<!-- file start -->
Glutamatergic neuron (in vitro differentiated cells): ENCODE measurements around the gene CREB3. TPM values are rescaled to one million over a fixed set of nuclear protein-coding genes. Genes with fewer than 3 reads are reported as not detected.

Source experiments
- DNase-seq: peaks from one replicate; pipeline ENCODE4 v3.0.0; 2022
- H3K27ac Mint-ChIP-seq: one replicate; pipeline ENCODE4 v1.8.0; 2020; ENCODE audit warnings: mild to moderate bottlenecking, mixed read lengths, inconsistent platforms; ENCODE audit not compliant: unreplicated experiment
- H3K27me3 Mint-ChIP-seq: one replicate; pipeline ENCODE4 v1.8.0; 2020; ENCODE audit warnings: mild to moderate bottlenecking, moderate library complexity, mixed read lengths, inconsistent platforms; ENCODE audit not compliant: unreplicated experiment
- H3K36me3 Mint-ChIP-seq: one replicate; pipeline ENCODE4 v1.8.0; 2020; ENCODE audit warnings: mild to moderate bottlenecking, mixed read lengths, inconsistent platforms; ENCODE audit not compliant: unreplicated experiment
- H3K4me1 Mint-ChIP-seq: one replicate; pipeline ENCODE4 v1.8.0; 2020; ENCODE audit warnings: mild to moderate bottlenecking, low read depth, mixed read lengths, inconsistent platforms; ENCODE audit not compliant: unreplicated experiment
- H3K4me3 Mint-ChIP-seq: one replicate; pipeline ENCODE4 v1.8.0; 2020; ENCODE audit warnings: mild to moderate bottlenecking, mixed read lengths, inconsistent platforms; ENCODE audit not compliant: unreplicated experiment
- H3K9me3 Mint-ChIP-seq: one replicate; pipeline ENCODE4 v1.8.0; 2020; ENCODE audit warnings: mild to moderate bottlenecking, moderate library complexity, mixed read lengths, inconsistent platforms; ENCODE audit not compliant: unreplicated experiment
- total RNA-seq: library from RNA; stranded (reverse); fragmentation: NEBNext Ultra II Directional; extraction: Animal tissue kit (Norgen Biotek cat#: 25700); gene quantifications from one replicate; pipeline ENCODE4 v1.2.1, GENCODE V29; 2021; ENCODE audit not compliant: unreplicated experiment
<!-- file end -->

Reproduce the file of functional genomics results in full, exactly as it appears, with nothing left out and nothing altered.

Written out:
Glutamatergic neuron (in vitro differentiated cells): ENCODE measurements around the gene CREB3. TPM values are rescaled to one million over a fixed set of nuclear protein-coding genes. Genes with fewer than 3 reads are reported as not detected.

Source experiments
- DNase-seq: peaks from one replicate; pipeline ENCODE4 v3.0.0; 2022
- H3K27ac Mint-ChIP-seq: one replicate; pipeline ENCODE4 v1.8.0; 2020; ENCODE audit warnings: mild to moderate bottlenecking, mixed read lengths, inconsistent platforms; ENCODE audit not compliant: unreplicated experiment
- H3K27me3 Mint-ChIP-seq: one replicate; pipeline ENCODE4 v1.8.0; 2020; ENCODE audit warnings: mild to moderate bottlenecking, moderate library complexity, mixed read lengths, inconsistent platforms; ENCODE audit not compliant: unreplicated experiment
- H3K36me3 Mint-ChIP-seq: one replicate; pipeline ENCODE4 v1.8.0; 2020; ENCODE audit warnings: mild to moderate bottlenecking, mixed read lengths, inconsistent platforms; ENCODE audit not compliant: unreplicated experiment
- H3K4me1 Mint-ChIP-seq: one replicate; pipeline ENCODE4 v1.8.0; 2020; ENCODE audit warnings: mild to moderate bottlenecking, low read depth, mixed read lengths, inconsistent platforms; ENCODE audit not compliant: unreplicated experiment
- H3K4me3 Mint-ChIP-seq: one replicate; pipeline ENCODE4 v1.8.0; 2020; ENCODE audit warnings: mild to moderate bottlenecking, mixed read lengths, inconsistent platforms; ENCODE audit not compliant: unreplicated experiment
- H3K9me3 Mint-ChIP-seq: one replicate; pipeline ENCODE4 v1.8.0; 2020; ENCODE audit warnings: mild to moderate bottlenecking, moderate library complexity, mixed read lengths, inconsistent platforms; ENCODE audit not compliant: unreplicated experiment
- total RNA-seq: library from RNA; stranded (reverse); fragmentation: NEBNext Ultra II Directional; extraction: Animal tissue kit (Norgen Biotek cat#: 25700); gene quantifications from one replicate; pipeline ENCODE4 v1.2.1, GENCODE V29; 2021; ENCODE audit not compliant: unreplicated experiment